What have you been up to since leaving the Academy?
I left Shotton Hall in 2014 and went on to study economics at Durham University, where I graduated from in 2019. I then moved to Glasgow to work for a public services firm on their graduate scheme, with placements in hospitals, railway companies and naval bases.
I’ve since then moved to London and have been promoted as the company’s youngest ever Business Development Manager. I also do some work on the side as the Macroeconomics Editor for an investment services firm that deals with the world’s biggest hedge funds and banks.
What do you remember most about your time at Shotton Hall?
I loved being involved in the school plays. I had the opportunity to act alongside some really talented students and it was just great fun. The adrenaline rush from performing in front of hundreds on performance night was such an incredible feeling.
How do you think your school days helped you prepare for what you do now?
My time at Shotton Hall, especially in drama lessons, really helped to build my confidence. It’s a crucial ability that can have an influence on every part of your life, from building friendships to navigating the business world. I owe it to my teachers and friends at school for making me the person I am today (especially Mrs Cook, my lovely drama teacher!).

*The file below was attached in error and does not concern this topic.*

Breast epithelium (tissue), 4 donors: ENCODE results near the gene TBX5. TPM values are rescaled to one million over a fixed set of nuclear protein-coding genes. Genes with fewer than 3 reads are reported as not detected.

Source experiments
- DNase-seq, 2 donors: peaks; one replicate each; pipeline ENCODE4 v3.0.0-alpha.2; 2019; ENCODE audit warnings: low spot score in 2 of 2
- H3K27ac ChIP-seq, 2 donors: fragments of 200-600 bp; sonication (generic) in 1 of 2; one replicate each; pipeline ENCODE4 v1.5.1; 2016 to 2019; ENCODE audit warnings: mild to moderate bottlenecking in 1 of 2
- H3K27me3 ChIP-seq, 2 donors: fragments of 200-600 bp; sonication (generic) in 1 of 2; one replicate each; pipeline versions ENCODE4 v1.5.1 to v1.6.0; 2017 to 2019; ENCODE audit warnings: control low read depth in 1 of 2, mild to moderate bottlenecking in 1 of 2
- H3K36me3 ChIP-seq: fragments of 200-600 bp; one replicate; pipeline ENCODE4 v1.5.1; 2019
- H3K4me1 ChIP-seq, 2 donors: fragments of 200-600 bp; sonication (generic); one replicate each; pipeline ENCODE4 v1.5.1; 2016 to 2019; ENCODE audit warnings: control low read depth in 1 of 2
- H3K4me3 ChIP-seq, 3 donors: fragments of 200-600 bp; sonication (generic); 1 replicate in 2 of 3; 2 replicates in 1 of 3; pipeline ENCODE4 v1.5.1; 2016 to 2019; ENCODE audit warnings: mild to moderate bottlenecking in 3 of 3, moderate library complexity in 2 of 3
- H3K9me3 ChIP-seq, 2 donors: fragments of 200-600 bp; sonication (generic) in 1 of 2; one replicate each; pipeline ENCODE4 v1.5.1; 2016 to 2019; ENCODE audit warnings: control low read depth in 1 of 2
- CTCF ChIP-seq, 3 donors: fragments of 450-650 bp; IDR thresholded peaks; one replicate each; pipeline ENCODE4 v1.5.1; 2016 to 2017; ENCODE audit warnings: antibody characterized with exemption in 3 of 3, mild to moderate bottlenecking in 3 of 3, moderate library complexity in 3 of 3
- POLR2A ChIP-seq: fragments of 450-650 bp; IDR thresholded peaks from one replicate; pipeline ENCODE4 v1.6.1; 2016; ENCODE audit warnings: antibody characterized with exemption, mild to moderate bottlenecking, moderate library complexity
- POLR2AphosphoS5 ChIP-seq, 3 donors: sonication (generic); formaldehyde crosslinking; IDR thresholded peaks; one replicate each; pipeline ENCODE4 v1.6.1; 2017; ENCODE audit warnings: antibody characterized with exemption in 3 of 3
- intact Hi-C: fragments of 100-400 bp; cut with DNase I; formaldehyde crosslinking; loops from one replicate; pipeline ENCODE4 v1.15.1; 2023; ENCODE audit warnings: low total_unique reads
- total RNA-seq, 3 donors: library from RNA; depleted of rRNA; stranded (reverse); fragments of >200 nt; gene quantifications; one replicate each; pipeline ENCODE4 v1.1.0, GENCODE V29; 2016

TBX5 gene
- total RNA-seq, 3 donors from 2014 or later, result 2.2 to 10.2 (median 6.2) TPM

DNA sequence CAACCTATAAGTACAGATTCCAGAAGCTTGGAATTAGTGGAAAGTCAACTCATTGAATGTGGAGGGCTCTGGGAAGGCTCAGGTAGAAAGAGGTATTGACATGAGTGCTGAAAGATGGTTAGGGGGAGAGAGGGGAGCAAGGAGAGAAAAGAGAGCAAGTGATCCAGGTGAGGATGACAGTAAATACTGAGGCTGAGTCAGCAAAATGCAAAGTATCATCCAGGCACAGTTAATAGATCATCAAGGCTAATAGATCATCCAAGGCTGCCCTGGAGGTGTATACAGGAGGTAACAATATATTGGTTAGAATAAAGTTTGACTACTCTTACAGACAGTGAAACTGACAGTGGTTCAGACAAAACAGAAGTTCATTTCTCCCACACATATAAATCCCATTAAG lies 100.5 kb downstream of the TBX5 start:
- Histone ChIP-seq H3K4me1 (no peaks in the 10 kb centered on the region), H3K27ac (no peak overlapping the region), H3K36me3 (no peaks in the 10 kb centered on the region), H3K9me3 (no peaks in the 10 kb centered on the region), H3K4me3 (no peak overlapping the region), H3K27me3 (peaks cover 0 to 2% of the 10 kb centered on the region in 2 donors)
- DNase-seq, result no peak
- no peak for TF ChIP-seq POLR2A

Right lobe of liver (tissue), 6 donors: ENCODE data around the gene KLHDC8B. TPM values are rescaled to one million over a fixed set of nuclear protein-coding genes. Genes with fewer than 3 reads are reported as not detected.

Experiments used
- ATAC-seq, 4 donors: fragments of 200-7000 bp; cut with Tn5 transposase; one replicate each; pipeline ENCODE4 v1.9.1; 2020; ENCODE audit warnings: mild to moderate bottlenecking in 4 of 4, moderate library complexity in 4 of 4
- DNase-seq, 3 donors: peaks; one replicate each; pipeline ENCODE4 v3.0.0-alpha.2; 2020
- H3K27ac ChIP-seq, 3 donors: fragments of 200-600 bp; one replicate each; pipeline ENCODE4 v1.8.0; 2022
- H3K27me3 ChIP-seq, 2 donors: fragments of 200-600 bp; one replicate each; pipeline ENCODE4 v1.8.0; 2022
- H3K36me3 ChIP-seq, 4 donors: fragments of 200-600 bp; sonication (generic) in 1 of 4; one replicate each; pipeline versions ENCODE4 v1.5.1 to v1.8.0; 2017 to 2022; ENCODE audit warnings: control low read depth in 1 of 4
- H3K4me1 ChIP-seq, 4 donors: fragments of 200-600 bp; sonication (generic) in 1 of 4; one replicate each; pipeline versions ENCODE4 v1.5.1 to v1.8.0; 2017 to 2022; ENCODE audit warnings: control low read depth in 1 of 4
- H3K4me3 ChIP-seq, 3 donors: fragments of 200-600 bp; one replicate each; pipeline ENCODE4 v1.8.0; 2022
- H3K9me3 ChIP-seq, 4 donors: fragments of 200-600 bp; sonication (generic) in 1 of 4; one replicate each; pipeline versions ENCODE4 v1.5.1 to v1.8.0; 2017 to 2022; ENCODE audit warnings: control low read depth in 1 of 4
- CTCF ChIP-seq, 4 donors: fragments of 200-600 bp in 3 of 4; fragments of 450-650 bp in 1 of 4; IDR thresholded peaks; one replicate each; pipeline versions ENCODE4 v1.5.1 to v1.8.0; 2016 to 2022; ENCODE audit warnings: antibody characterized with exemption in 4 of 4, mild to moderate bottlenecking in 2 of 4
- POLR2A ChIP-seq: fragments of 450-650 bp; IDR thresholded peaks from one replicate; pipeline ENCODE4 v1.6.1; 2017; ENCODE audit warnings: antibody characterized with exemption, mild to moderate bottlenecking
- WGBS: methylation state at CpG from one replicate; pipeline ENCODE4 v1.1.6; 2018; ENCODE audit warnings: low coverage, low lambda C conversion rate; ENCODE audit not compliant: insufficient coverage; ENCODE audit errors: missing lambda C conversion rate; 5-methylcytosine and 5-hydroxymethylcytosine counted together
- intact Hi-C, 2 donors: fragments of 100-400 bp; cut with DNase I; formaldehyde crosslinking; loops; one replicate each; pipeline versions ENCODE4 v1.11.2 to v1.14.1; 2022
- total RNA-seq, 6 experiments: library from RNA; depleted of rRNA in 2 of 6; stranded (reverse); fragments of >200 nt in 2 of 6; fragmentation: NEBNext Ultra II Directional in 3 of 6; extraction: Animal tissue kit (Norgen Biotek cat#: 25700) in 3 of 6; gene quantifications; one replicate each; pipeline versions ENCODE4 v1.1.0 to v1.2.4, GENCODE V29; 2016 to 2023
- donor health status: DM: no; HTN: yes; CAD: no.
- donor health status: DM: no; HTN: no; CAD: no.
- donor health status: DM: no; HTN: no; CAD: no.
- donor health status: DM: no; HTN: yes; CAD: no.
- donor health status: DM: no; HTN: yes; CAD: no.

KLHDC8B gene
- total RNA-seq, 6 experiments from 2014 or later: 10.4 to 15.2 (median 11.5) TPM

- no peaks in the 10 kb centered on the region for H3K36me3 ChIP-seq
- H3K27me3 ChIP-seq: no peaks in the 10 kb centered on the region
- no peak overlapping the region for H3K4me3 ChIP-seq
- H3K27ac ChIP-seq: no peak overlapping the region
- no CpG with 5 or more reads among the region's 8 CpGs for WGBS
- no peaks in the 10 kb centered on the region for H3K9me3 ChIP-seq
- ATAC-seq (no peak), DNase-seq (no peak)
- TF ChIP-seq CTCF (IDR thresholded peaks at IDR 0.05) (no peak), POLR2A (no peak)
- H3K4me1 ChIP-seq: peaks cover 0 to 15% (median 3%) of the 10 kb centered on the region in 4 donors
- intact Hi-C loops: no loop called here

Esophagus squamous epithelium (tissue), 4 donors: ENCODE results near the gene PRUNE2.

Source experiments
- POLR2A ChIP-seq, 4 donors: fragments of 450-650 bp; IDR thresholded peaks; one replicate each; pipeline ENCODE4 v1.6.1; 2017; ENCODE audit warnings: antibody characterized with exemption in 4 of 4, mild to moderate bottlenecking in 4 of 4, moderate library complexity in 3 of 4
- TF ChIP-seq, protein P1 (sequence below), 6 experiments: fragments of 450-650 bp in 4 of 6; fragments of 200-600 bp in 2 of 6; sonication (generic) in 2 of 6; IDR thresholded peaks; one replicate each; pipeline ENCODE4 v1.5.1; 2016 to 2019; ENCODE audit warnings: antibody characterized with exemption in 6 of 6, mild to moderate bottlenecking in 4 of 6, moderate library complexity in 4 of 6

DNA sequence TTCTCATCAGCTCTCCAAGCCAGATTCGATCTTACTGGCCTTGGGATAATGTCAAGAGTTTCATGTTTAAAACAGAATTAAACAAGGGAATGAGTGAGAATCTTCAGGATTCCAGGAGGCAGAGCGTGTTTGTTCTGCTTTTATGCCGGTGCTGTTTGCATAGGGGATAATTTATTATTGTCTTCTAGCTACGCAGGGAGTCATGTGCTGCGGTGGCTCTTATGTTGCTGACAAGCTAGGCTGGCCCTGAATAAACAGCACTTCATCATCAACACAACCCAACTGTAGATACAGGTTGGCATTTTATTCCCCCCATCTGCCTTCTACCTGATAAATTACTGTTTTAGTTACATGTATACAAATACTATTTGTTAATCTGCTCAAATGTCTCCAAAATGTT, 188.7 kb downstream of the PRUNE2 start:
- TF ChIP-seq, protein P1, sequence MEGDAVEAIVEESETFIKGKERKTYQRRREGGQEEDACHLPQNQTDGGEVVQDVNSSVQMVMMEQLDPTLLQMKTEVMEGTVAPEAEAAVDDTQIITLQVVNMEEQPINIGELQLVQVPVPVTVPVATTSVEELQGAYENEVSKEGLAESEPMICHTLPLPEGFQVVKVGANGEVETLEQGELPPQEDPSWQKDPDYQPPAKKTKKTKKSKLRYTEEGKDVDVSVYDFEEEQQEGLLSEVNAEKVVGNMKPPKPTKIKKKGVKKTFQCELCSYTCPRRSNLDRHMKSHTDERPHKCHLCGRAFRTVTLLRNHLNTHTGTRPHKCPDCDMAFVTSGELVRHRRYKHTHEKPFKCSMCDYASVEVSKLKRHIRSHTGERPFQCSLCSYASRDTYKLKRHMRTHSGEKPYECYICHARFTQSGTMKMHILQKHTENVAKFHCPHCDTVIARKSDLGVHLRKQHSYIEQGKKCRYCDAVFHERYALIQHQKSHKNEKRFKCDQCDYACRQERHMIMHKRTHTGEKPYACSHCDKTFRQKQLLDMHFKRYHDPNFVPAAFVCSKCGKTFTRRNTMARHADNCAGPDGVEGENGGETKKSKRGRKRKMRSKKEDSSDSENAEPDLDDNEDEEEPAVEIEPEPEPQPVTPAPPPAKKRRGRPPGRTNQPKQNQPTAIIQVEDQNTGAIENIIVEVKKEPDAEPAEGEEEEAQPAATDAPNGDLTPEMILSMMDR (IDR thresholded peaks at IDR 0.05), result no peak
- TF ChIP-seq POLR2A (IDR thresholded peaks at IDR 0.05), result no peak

What has been the highlight of your life, so far, after leaving school?
Living and working in London. It’s such a different world and I’m trying something new almost every night. I’ve always wanted to move down here so it was a big life goal for me. The city offers me opportunities and connections that I wouldn't get anywhere else.
What advice would you give to your younger self?
Don’t be afraid to try something new. If you keep waiting for the perfect time to do something, it’ll never come. You have to be prepared to take a leap of faith if you want to get the most out of life.
As someone who was born profoundly deaf, I also wanted to say that if you have a disability, never let it stop you from aiming high. I’m a much more resilient and adaptable person because of my hearing loss. When you’re young it can be really tough having a disability, but one day you’ll look back and realise you’re a better person because of it.